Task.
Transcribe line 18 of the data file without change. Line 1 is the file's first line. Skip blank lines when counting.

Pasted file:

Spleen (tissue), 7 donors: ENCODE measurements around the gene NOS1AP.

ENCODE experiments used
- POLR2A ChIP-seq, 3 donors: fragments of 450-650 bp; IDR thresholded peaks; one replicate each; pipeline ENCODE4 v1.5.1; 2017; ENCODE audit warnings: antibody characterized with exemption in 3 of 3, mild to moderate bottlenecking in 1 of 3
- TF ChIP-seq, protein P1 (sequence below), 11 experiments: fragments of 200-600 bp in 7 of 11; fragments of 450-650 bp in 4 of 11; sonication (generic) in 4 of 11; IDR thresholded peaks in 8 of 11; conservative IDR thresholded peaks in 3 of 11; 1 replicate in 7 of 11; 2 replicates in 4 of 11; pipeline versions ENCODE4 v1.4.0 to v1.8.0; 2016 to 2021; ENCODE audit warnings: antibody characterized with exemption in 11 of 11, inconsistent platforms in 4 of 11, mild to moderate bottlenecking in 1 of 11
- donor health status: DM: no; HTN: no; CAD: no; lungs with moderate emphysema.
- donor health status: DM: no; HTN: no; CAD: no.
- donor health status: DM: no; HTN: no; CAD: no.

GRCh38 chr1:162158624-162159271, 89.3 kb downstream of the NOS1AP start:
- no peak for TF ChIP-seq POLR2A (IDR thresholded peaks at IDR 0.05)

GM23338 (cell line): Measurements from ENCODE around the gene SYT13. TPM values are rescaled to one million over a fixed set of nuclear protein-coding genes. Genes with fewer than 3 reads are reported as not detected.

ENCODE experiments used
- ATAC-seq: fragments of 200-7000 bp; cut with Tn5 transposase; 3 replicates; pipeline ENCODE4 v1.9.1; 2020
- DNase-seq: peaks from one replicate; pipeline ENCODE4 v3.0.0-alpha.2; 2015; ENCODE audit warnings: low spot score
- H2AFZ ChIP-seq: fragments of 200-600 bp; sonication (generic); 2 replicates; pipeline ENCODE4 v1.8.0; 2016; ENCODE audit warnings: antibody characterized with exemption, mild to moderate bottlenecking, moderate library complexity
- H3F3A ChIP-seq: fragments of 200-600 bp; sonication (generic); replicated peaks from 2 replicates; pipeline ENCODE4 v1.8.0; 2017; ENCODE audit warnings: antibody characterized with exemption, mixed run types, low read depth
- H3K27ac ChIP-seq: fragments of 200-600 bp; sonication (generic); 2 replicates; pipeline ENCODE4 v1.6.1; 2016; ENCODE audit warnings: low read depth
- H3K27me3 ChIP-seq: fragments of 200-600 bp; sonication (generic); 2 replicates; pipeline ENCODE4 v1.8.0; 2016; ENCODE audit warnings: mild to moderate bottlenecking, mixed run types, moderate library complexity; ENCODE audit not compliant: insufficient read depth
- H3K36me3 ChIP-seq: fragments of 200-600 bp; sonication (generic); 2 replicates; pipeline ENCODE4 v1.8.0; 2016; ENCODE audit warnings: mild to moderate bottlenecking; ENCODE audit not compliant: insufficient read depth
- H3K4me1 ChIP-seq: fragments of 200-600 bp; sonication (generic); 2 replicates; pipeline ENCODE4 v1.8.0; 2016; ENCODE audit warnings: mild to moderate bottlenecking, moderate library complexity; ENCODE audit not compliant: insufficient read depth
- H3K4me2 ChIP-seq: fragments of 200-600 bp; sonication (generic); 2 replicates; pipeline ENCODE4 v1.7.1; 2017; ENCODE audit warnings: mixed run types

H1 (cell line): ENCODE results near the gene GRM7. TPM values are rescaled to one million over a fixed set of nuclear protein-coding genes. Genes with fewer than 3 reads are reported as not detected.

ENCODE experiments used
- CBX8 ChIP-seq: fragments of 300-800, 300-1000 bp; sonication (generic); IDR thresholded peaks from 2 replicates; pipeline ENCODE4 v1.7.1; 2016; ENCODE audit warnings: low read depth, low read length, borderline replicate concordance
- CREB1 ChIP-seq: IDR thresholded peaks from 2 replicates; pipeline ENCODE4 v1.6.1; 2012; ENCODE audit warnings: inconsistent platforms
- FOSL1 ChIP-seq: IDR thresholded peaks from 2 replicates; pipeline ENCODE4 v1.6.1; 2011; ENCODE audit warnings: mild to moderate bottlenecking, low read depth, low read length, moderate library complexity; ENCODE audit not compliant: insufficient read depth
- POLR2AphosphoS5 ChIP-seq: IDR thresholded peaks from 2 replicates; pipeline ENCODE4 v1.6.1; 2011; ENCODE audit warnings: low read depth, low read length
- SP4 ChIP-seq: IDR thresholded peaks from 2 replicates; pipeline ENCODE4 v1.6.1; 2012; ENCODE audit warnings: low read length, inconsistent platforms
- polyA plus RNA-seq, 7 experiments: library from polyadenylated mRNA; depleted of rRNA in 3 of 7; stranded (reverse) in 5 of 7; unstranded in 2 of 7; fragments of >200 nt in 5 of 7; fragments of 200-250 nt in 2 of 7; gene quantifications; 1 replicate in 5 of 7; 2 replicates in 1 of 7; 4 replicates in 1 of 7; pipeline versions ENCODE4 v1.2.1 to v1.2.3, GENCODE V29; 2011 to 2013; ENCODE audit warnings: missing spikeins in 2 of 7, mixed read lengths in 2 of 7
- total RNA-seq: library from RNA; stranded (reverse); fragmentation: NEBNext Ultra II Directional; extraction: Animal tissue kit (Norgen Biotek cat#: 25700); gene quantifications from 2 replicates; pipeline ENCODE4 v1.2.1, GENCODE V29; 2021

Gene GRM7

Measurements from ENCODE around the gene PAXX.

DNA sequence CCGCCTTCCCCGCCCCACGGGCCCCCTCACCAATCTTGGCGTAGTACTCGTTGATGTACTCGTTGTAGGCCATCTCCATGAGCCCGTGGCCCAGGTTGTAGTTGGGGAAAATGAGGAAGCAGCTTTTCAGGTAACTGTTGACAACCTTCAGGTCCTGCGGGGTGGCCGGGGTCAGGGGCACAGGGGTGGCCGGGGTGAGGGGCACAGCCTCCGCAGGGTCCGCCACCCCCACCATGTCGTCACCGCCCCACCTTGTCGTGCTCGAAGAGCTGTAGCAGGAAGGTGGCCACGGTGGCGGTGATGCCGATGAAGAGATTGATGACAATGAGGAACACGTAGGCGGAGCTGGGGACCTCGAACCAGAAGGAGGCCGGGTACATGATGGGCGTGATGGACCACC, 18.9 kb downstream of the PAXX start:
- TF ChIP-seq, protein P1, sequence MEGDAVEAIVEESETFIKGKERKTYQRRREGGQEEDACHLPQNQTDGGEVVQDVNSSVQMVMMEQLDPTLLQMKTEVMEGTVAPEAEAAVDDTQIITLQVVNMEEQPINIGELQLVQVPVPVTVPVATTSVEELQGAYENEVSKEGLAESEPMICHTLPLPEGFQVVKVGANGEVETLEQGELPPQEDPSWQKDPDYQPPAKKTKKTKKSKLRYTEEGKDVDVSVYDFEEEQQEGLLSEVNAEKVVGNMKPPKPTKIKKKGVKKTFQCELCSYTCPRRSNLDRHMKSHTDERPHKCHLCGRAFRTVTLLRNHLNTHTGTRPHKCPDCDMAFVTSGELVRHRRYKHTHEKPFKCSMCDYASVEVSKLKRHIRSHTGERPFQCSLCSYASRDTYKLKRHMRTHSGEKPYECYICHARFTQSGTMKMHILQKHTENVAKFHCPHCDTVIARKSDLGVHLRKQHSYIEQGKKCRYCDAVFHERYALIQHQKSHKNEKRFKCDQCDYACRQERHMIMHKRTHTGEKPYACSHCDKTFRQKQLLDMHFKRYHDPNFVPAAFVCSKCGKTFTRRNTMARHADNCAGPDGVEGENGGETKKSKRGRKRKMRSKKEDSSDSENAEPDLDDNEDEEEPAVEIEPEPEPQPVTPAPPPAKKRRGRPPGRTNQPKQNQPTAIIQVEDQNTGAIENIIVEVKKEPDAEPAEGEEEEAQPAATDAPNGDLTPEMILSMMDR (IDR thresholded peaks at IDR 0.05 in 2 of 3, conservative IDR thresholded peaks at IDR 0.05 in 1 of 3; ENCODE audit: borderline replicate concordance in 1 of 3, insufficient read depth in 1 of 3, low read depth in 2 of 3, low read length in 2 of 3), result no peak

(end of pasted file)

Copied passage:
- H3K36me3 ChIP-seq: fragments of 200-600 bp; sonication (generic); 2 replicates; pipeline ENCODE4 v1.8.0; 2016; ENCODE audit warnings: mild to moderate bottlenecking; ENCODE audit not compliant: insufficient read depth